The years 1873-1930s were known as Cleveland's Gilded Age. Nearly half of the world's millionaires lived in Cleveland. More than 260 properties showcased the grandeur of this famous era in local history. 'Millionaires' City' became the name for Wickliffe as it became the summer home destination of the area industrialists. 'Touring Wickliffe' was a 1989 program that offered a driving glimpse into this opulent time of history. It began at Rockefeller's former carriage house and ended on Worden Road. Today's entry is but an overview of this Wickliffe Historical Society project.
'Lakeland' as it was known on Rockefeller Road was the summer home of Franklin Rockefeller, one of the more famous gentleman farmers. Totaling 157 acres, the estate was built in the 1900s. Today the carriage house remains, some interurban tracks are located in Pete's Pond Reservation and Wickliffe High School occupies the former estate site.
29940 Ridge Road is the Old Stocking Home. Part of the Stocking Family holdings from 1866-1936, the homestead at 30000 Ridge Road still stands. Nearby to the south was Justamere Farm, the farm of Joseph R. Nutt. It was built in 1896. Nutt was the treasurer of the NRC for Herbert Hoover. Nutt was also a prominent businessman and part owner of the soon to be Quaker Oats Company of Akron, Ohio.
"Nagirroc' was the home of James Corrigan. Corrigan and Price McKinney were independent steel partners. Their company in time was known as Republic Steel. Both men's estates were on the current site of Pine Ridge Golf Club. Corrigan's "Nagirroc" sits on Ridge Road. McKinney's estate 'Ridgemere' sat on Bishop Road. Borromeo Seminary at 28700 Euclid Avenue was also part of this summer home.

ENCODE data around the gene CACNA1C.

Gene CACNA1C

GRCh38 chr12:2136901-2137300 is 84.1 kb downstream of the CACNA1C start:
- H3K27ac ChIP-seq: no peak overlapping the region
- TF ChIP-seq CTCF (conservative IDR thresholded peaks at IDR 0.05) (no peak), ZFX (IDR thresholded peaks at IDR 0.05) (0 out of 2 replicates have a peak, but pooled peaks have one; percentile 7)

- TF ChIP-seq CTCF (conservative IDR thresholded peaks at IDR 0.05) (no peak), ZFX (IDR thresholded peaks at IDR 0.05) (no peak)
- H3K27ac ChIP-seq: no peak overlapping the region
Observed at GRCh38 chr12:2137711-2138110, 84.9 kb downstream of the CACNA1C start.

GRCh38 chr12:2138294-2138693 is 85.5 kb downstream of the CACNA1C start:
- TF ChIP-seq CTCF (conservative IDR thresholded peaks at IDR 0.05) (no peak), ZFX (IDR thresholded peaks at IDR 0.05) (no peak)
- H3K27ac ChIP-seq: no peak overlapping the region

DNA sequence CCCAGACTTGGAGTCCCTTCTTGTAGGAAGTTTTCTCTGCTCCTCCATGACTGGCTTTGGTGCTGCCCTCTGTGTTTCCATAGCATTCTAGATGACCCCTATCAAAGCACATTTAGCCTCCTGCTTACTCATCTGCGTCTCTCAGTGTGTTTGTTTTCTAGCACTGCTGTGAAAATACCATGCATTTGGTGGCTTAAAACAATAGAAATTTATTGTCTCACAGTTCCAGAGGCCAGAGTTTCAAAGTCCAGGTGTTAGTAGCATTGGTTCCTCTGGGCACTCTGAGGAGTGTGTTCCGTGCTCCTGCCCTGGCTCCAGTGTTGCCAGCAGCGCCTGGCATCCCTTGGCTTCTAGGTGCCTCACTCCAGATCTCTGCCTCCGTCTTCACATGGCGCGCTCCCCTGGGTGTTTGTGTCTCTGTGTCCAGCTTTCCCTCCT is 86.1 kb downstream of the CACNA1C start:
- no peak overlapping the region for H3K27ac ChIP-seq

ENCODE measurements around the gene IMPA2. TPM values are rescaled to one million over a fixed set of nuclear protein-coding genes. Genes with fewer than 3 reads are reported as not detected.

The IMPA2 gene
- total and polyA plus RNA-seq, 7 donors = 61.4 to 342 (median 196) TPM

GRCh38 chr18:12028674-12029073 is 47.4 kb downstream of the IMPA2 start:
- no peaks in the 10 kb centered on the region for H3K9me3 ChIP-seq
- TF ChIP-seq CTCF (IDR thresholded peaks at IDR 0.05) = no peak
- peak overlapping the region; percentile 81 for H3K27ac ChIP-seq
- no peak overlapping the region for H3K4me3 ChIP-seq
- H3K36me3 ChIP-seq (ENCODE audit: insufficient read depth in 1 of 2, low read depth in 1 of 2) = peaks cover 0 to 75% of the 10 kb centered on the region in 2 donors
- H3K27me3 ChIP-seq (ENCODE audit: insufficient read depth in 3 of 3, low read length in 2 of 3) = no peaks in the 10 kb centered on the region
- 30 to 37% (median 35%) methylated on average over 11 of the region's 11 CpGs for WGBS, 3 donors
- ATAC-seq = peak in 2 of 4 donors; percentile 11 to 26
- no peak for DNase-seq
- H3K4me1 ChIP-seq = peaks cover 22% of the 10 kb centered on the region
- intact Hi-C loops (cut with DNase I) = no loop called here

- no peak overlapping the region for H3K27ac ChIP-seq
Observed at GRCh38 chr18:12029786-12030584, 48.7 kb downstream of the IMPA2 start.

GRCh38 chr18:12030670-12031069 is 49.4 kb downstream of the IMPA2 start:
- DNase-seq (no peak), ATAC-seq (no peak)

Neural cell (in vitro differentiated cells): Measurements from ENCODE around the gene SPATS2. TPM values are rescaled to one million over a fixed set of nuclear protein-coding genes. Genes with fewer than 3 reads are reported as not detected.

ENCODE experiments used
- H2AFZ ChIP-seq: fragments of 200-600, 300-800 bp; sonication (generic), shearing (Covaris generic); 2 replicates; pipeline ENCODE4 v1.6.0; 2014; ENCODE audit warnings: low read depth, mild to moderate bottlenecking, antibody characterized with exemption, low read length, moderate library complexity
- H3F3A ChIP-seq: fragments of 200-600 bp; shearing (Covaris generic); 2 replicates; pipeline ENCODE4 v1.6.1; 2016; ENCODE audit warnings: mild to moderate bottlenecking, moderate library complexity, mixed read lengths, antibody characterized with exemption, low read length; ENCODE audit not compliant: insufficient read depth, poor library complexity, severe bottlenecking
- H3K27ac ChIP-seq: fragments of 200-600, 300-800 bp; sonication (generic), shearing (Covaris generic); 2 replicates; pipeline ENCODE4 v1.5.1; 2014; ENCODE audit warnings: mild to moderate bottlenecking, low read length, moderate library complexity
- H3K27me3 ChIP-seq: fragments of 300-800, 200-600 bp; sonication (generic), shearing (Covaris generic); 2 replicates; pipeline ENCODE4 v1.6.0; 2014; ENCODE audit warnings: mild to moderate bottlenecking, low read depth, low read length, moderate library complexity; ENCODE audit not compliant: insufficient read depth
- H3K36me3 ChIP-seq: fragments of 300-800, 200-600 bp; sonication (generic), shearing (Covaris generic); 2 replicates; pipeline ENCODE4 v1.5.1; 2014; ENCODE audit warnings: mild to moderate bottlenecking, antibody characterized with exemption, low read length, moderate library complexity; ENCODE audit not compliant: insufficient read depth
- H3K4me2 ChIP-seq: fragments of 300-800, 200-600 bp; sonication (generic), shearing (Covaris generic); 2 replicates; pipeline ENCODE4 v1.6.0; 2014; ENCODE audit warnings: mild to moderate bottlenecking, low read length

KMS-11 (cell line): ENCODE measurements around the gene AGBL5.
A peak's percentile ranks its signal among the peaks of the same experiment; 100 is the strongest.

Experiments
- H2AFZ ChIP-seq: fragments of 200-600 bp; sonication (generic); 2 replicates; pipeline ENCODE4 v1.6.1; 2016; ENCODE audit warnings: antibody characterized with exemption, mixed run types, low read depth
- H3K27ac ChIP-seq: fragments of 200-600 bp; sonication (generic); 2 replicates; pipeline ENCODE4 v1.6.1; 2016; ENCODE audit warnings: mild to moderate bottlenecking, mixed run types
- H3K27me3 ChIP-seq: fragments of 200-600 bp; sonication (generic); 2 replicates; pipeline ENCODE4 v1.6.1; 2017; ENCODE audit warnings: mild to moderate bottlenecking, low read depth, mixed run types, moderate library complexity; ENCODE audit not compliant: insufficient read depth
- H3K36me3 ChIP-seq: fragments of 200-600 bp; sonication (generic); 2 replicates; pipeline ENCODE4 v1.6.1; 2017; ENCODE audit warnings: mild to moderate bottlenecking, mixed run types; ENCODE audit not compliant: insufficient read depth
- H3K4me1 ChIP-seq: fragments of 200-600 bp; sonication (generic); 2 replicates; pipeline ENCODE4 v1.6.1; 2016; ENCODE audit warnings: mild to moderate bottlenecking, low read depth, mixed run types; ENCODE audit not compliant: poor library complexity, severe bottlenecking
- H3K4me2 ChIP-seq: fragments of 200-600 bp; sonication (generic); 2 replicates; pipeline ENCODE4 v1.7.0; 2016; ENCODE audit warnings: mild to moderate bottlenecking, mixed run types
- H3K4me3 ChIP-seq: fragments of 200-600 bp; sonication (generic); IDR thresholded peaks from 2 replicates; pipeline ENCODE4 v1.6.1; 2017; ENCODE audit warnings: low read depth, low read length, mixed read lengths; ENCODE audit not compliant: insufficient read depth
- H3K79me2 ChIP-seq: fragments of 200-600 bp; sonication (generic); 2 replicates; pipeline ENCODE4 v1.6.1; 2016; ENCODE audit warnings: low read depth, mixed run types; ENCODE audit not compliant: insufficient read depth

'Wickliffe-on-the-Bluff' was the home of D. Edward Dangler. Dangler owned the first company to manufacture gasoline stoves. Today it is known as the Drenik Estate. 29301 Ridge Road is the George Armington home. Armington came to the area in 1903 and his company Cleveland Crane founded in 1899 was synonymous with building.
'Couallenby' is perhaps the city's most famous estate. Today it is the site of Wickliffe City Hall. Completed in 1913, it was the home to Harry Coulby. Coulby was the 'Czar of the Great Lakes.' From humble beginnings Harry rose to become a shipping magnate of the day. Pickands Mather and the Cleveland Foundation are intertwined in his life story.
28400 Euclid Avenue was the Julius E. French property. French was involved in car roofing, railway steel springs and steel car wheels endeavours. The home was known as 'Upton Court' and covered 400 acres. The 'Nutwood Farm' was also part of this site and the Devereux story is part of Ohio's Historical Markers.
T.E. Rice and Chester Rush are local merchants on a lesser scale than the millionaires mentioned above. Their stores merit a mention in today's entry as does the 'Provo House' and Hardaker's Ice Cream Parlour. Copies of the driving tour are available at City Hall. Also located inside the Coulby Estate is the Wickliffe Historical Society. Kathy of the WHS is always ready to share the 'Millionaire City' history with you!